Android and openness is something we talk about all the time, but the recent developments in the industry point towards inherent flaws with this very premise. Be it from bloggers, political institutions or corporations, Android is seemingly not open enough. The “War on Openness” is ironically becoming an open war, where many players are increasing their stakes and scope to try and land a bigger hold - or at the very least, restrict Google’s - on what is the world’s...
Help Us Pick Next Week’s Pro Tip!
In case you’ve been hiding under a rock for the past few weeks, you’ve undoubtedly seen our new Pro Tips segment on XDA TV. The purpose of these videos is to give you, the viewers, an inside look on how to more efficiently use your mobile devices.
To date, XDA Elite Recognized Developer AdamOutler has covered using an Android device as an XBMC remote, turning your device into a wireless SSH and SFTP server, and how to develop a custom ROM on-device. We even had a cameo from XDA Senior Moderator and News Writer jerdog on installing applications via wired and wireless ADB.
Now this is where you come in. We need your help picking the topic for next week’s Pro Tip. Here are the options!
- How to Odex/Deodex a ROM
- How to Root and Unroot a device
- Flashing with Odin or Heimdall
- Flashing with Fastboot
Please leave a comment below or post in Adam’s XDA TV thread to let us know which of the four choices you’d like to see next weekend!
Want something on the XDA Portal? Send us a tip!
Smartphone cameras have advanced so tremendously over the past few years that they have almost completely replaced point and shoot digital cameras for the most of us. Furthermore, since our smartphones are always with us, the majority of us end up taking tons of photos throughout the lifespan of our devices. But what happens to all the old photos you take? Do you store them on an external hard-drive or keep them backed up to an online cloud service like Flickr? Let us know what your favorite way of storing old photos is and why.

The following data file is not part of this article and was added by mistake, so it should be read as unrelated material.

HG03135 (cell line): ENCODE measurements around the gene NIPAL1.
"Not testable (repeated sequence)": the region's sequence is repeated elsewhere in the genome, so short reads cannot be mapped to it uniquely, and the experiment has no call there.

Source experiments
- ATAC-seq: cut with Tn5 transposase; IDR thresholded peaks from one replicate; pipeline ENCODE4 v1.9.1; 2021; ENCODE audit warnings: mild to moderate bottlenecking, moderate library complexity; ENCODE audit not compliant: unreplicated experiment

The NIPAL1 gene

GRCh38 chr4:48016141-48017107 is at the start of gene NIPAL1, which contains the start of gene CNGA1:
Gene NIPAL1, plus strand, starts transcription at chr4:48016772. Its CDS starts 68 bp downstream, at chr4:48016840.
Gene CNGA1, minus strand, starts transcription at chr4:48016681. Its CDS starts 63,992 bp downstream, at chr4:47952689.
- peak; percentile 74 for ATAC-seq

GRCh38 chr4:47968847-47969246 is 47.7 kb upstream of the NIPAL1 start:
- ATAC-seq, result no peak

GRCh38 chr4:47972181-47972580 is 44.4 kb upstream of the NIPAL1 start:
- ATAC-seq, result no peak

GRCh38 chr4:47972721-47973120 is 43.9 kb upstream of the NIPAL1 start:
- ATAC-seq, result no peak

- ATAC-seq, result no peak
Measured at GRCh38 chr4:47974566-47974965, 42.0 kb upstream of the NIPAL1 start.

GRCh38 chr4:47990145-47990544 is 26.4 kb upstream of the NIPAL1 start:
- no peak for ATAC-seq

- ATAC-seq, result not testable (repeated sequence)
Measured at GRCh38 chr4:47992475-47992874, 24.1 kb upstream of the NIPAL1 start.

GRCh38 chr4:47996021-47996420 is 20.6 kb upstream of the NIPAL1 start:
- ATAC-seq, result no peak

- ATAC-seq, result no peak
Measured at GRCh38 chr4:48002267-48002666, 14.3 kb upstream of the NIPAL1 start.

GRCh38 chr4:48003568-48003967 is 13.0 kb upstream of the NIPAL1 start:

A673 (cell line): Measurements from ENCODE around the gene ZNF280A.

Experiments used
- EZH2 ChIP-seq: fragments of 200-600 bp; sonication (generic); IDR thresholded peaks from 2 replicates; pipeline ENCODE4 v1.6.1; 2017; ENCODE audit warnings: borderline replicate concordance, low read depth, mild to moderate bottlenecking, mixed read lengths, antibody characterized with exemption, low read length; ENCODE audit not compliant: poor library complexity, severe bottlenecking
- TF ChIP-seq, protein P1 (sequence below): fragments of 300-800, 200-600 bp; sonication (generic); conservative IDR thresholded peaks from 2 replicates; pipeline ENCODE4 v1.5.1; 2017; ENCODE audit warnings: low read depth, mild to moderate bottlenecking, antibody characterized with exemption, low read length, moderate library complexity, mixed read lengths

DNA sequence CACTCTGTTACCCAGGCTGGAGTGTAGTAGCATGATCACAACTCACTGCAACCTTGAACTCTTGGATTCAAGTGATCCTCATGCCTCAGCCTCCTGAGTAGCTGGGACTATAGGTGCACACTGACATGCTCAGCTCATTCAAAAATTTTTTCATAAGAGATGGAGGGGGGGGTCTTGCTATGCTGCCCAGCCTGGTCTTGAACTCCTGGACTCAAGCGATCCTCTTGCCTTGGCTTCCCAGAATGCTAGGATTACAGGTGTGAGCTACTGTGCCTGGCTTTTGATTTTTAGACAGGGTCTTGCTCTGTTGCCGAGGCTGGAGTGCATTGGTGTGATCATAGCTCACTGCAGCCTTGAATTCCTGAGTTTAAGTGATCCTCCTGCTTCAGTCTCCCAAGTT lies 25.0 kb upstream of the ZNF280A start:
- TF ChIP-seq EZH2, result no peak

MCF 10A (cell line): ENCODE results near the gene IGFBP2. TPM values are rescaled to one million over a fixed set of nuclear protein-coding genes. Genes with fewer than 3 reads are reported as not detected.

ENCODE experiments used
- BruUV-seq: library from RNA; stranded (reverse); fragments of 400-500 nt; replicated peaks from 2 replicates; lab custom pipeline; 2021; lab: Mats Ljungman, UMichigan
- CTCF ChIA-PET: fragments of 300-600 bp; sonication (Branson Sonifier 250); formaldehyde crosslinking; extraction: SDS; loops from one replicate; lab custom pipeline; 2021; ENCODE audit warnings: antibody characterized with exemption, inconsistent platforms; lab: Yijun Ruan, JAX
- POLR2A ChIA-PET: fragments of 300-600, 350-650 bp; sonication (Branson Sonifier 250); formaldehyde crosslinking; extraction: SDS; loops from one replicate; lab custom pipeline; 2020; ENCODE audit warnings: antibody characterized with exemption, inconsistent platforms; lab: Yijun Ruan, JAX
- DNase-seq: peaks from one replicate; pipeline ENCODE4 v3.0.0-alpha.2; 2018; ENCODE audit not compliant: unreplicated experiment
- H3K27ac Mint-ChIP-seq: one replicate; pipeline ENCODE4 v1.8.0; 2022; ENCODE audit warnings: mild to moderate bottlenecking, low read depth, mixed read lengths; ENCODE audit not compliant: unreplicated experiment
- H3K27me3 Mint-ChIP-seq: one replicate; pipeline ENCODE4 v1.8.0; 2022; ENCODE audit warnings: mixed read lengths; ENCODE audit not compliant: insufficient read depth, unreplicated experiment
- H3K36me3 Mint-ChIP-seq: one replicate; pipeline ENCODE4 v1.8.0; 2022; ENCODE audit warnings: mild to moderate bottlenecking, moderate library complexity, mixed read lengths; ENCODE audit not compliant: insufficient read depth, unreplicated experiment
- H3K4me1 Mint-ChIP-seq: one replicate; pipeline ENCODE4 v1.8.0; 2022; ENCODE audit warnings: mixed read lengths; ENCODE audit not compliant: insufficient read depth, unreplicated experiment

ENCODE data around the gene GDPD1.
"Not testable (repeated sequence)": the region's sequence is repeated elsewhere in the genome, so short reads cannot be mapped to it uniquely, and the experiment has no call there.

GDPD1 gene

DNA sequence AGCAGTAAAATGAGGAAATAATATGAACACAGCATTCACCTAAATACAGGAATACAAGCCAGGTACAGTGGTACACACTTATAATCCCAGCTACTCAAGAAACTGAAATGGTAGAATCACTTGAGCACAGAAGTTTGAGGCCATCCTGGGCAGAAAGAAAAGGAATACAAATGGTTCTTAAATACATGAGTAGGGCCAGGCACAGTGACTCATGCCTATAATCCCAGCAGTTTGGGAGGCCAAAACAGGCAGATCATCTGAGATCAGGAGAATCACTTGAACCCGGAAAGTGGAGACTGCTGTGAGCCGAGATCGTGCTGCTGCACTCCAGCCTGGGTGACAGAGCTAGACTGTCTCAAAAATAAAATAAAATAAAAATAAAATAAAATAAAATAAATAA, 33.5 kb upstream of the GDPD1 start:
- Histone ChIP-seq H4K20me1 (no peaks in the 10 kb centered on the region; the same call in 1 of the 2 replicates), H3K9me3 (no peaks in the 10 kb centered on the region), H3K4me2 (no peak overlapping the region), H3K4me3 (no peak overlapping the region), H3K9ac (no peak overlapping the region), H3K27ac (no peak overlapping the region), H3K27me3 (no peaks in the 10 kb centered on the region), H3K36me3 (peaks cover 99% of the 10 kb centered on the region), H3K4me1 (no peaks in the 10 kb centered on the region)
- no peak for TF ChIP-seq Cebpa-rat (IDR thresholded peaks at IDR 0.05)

Before the release of Android 5.0 Lollipop, the Holo Design guidelines served as the official reference for Android design, right from IceCream Sandwich to KitKat. However, updates to the guidelines were few and far between, leading to a lack of synchronization between Android design and current UI/UX trends. Google seems to have learned from their mistake the last time around, and earlier this week, a significant update was released for the Material Design guidelines, marking the second revision in less...